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  • Writer's pictureEvent Planning by Annie

How to Narrow Down your Guest Count

As a general rule of thumb, you should anticipate spending at least $100 per guest on your wedding day, if not more. If you just finished creating your guest list & now you’re worried about how to fit your guests within your budget, here are some tips for how to narrow down your guest count:

wedding guest count

Photo by Conner Koch Photography

1. Eliminate Plus Ones

No, Uncle Brad probably does not need to have his girlfriend of two days at your wedding. If you’re worried about guest count, generally, the only people that should have a plus one are those who are engaged or have been together a long time, or guests who may not know a lot of other people at the wedding. Of course, this decision ultimately comes down to you, your budget, and who you want at your wedding.

2. Create an “A List” and a “B List” of Guests

I know, it sounds like this is in poor taste. However, your guests don’t need to know if they were on the A list or the B. Your A List should be filled with people who you absolutely cannot imagine not being there on your wedding day. Once A List people are done RSVPing, you can begin to invite your B List, filling each “no” RSVP from the A List with a member of the B.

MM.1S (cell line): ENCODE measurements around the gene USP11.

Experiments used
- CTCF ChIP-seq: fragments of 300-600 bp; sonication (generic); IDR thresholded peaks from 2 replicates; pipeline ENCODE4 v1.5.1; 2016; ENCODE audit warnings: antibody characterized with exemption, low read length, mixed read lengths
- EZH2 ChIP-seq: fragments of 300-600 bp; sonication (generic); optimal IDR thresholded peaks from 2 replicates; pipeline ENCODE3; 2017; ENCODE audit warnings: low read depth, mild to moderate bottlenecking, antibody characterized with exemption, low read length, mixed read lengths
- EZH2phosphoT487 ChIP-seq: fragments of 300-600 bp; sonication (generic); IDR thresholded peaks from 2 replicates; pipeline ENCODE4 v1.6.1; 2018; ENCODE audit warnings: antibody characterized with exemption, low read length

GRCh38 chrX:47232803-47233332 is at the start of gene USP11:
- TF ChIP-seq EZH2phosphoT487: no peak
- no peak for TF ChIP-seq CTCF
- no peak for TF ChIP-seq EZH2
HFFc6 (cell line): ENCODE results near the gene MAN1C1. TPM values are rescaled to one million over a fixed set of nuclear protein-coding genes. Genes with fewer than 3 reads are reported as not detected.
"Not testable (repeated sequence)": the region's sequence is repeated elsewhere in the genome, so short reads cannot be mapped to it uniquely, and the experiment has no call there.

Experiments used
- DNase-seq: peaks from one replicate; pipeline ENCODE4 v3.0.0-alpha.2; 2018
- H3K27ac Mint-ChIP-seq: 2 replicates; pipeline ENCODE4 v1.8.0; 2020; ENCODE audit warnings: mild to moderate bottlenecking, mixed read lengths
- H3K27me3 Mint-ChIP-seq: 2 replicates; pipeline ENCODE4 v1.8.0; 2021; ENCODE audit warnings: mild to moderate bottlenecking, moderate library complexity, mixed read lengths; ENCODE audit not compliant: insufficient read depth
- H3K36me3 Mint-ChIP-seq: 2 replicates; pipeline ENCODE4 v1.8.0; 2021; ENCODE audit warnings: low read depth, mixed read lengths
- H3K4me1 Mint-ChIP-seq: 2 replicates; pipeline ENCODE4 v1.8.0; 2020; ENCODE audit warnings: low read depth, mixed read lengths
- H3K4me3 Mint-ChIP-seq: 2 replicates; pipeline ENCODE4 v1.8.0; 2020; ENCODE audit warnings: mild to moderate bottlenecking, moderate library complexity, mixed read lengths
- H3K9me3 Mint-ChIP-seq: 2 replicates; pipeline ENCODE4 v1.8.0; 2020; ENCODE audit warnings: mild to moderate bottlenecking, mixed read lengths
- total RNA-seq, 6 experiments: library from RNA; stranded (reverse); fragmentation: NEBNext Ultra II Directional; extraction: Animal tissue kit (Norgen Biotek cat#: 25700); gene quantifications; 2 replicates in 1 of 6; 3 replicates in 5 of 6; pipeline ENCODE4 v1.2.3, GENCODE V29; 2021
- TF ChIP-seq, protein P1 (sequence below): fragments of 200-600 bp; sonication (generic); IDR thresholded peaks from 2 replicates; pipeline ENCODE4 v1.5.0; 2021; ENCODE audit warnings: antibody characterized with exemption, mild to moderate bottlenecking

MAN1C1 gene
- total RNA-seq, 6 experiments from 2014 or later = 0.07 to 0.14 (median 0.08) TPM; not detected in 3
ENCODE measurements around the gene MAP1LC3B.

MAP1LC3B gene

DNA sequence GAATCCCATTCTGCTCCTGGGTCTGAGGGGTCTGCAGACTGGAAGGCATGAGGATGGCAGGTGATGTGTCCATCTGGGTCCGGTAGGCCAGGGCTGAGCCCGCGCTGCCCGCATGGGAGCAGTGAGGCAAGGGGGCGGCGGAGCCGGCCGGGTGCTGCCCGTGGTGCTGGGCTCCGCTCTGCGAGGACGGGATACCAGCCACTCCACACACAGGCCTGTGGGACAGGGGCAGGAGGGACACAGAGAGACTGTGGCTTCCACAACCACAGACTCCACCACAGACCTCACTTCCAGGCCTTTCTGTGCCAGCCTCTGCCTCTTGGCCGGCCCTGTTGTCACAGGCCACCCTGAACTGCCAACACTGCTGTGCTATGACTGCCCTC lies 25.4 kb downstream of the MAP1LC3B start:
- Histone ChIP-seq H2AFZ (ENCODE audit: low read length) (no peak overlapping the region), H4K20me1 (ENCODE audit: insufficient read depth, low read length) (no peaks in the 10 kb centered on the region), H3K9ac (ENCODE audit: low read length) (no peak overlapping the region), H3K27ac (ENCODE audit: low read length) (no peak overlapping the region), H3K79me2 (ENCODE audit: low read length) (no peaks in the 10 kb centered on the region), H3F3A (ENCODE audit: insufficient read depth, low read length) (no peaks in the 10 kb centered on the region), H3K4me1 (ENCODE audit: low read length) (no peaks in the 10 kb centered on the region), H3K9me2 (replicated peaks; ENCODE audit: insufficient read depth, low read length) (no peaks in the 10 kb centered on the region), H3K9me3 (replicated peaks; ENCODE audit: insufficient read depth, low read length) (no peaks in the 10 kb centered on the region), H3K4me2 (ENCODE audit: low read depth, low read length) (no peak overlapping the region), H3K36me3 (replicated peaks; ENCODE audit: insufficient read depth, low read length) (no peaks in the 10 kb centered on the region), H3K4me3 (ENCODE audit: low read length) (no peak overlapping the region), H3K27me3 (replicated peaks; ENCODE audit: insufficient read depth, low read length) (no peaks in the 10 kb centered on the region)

3. Consider Not Inviting Kids

Unless a large majority of your guests have kids, or you want kids at your event, make this occasion a kid-free event and invite parents to have the night off. There are many polite ways to indicate that you don’t want kids in attendance. Check out a few ways to word this on my blog post “How to Politely Say “No Kids” at Your Wedding.”

4. Know When to Say No

Your parents might remind you of some family members you’ve forgotten on your list, but they may also want to invite some of their friends. If these people cannot be accommodated, or you’ve never met them, let your parents know the reality of your situation and come to an agreement. Gently remind your parents that this is a celebration of your love, not a chance for a family and/or friend reunion.

Some other notes on your guest list:

  • A harsh reality - your parents should be able to have a say in who you invite to your wedding day only if they are financially contributing to your event, unless you've made another agreement.

  • Consider who you’ve talked to consistently in the past year. Have you talked to your freshman year college roommate? If not, does he or she need to be invited?

  • Be easy on yourself. Weddings are expensive, and every venue (and budget!) has a maximum capacity. You may not be able to accommodate everyone who has ever been in your life, and that’s OKAY!!

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